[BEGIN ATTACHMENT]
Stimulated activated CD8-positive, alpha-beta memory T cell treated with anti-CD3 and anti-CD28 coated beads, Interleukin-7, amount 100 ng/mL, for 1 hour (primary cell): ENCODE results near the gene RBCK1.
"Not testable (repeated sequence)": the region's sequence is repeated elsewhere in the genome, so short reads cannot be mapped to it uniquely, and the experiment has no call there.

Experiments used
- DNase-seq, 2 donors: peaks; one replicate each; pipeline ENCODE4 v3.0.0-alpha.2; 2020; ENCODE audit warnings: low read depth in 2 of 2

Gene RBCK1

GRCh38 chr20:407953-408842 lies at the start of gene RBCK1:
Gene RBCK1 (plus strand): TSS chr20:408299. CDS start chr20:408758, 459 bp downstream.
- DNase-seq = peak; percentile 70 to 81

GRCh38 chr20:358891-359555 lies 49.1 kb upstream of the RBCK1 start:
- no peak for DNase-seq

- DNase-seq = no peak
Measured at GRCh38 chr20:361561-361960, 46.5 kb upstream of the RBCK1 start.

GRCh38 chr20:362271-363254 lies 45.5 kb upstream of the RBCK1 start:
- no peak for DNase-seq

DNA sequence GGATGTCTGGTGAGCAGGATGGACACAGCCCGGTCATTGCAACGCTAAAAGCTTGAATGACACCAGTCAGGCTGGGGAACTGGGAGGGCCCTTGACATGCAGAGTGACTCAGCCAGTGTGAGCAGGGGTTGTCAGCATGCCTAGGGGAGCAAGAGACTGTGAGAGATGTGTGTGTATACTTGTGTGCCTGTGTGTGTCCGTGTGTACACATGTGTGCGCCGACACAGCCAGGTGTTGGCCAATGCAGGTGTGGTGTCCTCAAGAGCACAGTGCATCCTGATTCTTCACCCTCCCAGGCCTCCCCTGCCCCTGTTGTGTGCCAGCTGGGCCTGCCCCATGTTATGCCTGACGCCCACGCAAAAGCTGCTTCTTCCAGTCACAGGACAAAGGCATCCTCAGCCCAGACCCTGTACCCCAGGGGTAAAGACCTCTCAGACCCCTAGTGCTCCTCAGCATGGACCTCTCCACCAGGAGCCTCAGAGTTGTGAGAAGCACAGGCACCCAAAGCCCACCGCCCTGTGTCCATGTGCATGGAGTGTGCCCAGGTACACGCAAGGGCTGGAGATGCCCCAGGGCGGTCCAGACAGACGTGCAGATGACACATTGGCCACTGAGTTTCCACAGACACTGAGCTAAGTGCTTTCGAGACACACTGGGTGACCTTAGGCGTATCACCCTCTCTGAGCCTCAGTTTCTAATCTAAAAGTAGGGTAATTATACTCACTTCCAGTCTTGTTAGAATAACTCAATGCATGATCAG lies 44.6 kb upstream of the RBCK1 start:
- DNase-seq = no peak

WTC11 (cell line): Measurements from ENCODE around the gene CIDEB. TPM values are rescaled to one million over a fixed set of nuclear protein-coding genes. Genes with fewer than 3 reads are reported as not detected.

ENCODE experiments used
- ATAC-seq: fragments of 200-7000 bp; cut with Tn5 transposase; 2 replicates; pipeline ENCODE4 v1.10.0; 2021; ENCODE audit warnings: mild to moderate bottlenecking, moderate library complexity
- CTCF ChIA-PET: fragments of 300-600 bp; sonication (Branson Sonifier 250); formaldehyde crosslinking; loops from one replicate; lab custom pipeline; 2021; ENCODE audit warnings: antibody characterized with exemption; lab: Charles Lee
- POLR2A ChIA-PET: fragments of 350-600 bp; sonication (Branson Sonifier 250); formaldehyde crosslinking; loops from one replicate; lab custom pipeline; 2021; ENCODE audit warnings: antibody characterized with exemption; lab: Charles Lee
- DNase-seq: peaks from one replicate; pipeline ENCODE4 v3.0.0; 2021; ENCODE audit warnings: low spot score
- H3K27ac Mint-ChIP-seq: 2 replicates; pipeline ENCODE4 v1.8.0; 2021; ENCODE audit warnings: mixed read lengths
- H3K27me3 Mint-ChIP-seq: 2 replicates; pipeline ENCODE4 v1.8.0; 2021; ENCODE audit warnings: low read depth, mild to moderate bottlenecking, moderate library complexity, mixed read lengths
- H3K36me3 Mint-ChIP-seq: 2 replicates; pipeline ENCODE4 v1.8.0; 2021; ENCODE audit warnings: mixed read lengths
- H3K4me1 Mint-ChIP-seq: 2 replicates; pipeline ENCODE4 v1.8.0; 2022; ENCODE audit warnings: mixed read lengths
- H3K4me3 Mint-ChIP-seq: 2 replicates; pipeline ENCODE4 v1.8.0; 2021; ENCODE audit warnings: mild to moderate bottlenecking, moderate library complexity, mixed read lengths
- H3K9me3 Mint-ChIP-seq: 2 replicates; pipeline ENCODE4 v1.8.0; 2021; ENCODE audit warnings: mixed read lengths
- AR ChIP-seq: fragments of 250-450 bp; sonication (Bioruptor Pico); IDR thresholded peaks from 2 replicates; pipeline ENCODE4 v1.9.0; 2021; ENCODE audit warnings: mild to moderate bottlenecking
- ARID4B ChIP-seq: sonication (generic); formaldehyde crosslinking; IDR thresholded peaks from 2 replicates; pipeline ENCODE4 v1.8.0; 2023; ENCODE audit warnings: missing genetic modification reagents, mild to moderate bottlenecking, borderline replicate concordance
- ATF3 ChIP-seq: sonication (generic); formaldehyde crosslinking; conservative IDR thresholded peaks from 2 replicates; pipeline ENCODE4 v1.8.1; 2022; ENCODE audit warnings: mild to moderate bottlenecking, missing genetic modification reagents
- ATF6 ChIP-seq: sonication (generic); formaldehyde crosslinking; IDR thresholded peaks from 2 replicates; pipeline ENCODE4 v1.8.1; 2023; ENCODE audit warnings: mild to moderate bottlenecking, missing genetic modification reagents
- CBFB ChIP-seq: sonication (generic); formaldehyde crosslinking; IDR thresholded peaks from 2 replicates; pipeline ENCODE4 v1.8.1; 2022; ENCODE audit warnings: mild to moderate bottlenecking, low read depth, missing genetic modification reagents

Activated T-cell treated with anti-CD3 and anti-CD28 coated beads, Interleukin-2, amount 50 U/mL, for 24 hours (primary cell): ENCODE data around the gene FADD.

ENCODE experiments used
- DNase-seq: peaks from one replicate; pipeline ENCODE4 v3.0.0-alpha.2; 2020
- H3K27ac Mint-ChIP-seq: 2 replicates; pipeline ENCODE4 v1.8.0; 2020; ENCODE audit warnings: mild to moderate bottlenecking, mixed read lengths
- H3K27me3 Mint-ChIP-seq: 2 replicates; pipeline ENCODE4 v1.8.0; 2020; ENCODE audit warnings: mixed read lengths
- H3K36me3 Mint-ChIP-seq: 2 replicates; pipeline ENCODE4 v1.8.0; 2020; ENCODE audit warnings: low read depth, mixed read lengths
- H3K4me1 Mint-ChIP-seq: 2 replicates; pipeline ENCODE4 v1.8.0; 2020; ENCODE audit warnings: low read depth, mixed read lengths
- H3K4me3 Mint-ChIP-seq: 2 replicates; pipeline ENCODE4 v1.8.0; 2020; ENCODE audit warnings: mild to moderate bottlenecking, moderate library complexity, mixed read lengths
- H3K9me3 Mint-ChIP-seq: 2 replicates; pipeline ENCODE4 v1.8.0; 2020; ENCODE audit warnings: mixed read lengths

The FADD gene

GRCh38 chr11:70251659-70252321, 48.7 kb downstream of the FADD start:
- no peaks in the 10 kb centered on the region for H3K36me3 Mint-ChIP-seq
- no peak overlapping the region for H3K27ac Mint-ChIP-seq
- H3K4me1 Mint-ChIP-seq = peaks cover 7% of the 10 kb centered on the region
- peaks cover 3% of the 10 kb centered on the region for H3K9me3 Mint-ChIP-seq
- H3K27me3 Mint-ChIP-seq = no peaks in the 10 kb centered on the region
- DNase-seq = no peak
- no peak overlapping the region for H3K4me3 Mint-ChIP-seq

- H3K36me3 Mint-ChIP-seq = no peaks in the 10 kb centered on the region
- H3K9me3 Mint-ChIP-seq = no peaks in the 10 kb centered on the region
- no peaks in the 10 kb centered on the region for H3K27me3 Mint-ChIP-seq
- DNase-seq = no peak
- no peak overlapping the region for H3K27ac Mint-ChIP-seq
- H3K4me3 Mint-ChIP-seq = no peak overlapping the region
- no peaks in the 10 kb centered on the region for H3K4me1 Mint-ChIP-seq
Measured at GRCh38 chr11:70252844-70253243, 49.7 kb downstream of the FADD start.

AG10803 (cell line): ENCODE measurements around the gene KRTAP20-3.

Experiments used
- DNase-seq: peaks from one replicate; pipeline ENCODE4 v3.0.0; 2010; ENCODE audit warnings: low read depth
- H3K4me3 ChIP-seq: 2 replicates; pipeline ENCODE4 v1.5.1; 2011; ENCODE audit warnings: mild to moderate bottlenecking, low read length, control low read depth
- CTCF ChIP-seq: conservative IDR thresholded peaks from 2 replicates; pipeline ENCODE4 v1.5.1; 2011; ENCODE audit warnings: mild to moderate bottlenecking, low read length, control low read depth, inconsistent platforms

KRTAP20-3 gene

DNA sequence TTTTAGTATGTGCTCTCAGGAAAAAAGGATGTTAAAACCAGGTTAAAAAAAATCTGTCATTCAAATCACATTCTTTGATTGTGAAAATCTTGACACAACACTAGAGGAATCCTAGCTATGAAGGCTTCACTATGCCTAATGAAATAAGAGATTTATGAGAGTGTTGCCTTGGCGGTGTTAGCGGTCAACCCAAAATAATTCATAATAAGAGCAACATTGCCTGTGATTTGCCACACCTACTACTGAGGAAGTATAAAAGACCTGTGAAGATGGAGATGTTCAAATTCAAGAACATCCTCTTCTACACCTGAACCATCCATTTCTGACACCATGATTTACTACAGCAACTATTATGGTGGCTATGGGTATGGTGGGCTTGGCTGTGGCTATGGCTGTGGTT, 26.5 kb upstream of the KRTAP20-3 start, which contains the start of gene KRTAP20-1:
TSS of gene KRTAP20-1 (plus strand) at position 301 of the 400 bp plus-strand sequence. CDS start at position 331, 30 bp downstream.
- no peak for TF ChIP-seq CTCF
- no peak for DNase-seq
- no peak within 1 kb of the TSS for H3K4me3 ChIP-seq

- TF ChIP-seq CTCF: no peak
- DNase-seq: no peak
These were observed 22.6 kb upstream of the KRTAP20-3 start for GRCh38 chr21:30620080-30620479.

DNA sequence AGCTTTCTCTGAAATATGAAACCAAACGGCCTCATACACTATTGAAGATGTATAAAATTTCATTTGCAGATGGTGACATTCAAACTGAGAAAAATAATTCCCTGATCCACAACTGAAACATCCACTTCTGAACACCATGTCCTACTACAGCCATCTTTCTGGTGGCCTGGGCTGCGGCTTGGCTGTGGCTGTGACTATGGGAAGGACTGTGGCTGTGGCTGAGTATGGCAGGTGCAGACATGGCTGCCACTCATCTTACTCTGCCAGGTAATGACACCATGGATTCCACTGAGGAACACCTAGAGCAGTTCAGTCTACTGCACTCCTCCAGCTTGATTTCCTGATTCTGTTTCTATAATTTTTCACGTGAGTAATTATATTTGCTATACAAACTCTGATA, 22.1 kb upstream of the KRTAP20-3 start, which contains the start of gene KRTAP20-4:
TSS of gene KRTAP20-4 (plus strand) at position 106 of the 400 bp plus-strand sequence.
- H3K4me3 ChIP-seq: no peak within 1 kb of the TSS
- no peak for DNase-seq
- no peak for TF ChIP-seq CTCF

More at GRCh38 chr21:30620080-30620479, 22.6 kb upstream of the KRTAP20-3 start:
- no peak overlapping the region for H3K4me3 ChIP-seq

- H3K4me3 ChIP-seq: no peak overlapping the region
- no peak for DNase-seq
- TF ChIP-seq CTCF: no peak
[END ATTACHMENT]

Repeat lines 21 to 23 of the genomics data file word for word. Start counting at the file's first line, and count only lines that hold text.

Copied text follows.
- POLR2A ChIA-PET: fragments of 350-600 bp; sonication (Branson Sonifier 250); formaldehyde crosslinking; loops from one replicate; lab custom pipeline; 2021; ENCODE audit warnings: antibody characterized with exemption; lab: Charles Lee
- DNase-seq: peaks from one replicate; pipeline ENCODE4 v3.0.0; 2021; ENCODE audit warnings: low spot score
- H3K27ac Mint-ChIP-seq: 2 replicates; pipeline ENCODE4 v1.8.0; 2021; ENCODE audit warnings: mixed read lengths